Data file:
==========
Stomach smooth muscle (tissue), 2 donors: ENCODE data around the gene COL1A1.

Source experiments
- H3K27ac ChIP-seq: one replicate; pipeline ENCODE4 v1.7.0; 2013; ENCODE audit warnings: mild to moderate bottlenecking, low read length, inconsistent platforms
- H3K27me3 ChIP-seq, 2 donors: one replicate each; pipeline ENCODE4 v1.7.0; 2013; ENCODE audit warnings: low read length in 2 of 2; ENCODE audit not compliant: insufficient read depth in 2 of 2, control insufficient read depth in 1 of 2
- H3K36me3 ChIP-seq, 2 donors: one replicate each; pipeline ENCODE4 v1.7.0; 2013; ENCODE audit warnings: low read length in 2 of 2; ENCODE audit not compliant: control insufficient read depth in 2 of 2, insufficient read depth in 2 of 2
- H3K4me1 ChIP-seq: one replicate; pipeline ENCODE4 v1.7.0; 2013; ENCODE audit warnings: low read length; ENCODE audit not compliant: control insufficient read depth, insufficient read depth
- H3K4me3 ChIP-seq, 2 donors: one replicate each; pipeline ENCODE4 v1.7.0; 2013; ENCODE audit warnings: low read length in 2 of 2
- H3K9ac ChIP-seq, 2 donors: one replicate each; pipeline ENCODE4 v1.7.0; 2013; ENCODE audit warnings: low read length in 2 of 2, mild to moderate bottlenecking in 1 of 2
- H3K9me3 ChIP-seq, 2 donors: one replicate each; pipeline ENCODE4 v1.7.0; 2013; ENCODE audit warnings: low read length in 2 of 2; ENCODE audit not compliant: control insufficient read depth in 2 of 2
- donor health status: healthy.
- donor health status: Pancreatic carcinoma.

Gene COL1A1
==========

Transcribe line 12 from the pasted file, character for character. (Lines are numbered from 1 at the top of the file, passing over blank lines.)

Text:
Gene COL1A1